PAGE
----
Nature Canada

Species Spotlight: Yellow Rail

Get to know some of the species at risk in the Lac Deschênes IBA with the Species Spotlight, aka “Sp-Spot”. Today meet the: Yellow Rail

Yellow Rail Photo by Dominic Sherony

Yellow Rail
Photo by Dominic Sherony

Scientific Name: Coturnicops noveboracensis
SARA status: Special Concern
Taxonomic Group: Birds
Size: length of 13-18 cm, wingspan of 28-32 cm

The Yellow Rail is a small marsh bird with an elusive nature.  Only slightly larger than a sparrow, they are recognized by their yellow face and chest. They are yellow and black striped above with white flashes on the upper wing. Their bill is short and yellow and they have a dark crown and dark stripe through the eye. This colouration allows them to camouflage with the habitat they live in, making them difficult to see. Yellow Rails feed on insects, snails, crayfish, tadpoles, grasses and reeds. They are found in wetlands that are dominated by grasses and sedges, with a low water level, as they nest on the ground. Due to their secretive nature little is known about their life history.

Where Else Can You See This Species?
During the breeding season Yellow Rails are found in wetlands from Alberta and southern Northwest Territories, east to the Maritimes and south to the northeastern United States. The Yellow Rail overwinters in salt marshes and rice fields along the southeastern coastal United States, from North Carolina to Texas. The can be found in their breeding grounds from late April to early September. Around the Ottawa area you can find Yellow Rails in the Richmond Fen, where there is a breeding colony. Yellow Rails are infrequently seen in the Lac Deschênes IBA and Mud Lake.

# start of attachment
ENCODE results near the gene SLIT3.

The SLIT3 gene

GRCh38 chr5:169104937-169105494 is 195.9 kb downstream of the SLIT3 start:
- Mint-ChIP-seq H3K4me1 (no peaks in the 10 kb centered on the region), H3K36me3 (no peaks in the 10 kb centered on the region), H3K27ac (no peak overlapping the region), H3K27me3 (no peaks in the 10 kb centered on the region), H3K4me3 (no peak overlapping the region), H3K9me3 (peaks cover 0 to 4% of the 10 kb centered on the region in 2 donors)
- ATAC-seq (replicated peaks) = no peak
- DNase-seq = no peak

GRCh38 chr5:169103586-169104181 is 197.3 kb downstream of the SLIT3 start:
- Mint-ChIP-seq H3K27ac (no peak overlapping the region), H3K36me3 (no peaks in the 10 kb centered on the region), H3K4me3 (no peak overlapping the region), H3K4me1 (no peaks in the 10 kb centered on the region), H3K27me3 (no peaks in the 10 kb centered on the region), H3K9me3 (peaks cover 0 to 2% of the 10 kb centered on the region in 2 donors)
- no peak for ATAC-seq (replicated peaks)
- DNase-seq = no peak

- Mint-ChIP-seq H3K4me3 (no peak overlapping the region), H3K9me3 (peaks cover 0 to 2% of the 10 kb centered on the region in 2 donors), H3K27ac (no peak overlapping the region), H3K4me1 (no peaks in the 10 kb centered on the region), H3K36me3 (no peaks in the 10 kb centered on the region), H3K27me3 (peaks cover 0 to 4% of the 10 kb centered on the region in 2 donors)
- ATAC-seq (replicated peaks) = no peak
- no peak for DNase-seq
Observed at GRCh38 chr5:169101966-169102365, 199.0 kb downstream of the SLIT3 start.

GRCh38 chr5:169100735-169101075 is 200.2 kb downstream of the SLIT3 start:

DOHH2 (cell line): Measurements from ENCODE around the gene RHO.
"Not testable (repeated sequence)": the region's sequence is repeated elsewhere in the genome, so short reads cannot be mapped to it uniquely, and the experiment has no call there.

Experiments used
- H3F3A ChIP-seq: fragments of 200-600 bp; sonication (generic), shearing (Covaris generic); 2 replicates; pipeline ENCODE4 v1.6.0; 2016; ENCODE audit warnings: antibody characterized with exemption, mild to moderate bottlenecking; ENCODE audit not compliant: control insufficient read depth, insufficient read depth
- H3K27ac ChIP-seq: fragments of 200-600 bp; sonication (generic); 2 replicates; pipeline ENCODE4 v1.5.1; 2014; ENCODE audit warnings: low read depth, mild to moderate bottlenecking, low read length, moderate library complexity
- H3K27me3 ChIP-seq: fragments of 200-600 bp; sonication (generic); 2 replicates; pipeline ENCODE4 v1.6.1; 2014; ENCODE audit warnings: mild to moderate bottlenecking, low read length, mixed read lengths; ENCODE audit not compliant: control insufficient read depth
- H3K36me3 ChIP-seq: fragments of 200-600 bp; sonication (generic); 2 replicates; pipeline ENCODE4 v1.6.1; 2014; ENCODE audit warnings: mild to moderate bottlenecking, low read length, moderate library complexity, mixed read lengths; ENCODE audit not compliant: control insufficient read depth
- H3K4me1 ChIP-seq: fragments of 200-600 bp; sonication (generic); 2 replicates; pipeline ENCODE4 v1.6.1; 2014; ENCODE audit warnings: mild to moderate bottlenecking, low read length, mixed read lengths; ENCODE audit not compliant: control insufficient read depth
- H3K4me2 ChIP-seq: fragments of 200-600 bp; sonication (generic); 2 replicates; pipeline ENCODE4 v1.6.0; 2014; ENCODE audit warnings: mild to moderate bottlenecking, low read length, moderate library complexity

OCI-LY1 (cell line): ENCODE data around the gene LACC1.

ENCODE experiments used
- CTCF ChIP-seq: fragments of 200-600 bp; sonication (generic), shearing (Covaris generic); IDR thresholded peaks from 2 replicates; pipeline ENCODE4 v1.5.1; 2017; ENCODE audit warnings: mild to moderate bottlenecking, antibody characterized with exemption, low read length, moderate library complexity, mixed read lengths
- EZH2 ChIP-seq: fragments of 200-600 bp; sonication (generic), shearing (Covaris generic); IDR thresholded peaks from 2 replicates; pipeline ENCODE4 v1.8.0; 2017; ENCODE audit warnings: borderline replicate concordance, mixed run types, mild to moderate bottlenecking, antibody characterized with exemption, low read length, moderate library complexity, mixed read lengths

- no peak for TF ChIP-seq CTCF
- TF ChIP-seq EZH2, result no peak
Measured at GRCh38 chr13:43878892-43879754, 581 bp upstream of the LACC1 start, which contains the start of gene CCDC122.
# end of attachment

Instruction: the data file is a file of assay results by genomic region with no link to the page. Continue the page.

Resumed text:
Did You Know?
• The biggest threat to the Yellow Rail is habitat loss. Wetlands are often drained for agricultural or urban development, destroying breeding grounds.
• The young are semi-precocial, which means they are able to leave the nest soon after hatching. At two days old they leave the nest with their mother. At five days old they are capable of feeding themselves and at 35 days old they are able to fly.
• Males make a distinct clicking sound, “tic-tic, tictictic”. The sound resembles two stones being banged together. This call is often heard at night.

Check back every week to read about a different species at risk that can be found in Lac Deschênes.
You can report sightings of this and other rare species to the Canadian Wildlife Service at (819) 997-2800 or on the MNR Natural Heritage Information Centre website. A photo and a location are very helpful!

We would like to thank our guest blogger Michelle Locke for this post. Michelle is a contract research technician at the Canadian National Collection of Insects, Arachnids and Nematodes. She studies flies of the family Syrphidae, the flower flies, but enjoys opportunities to work with and study all other forms of wildlife when she can.

this initiative is funded by


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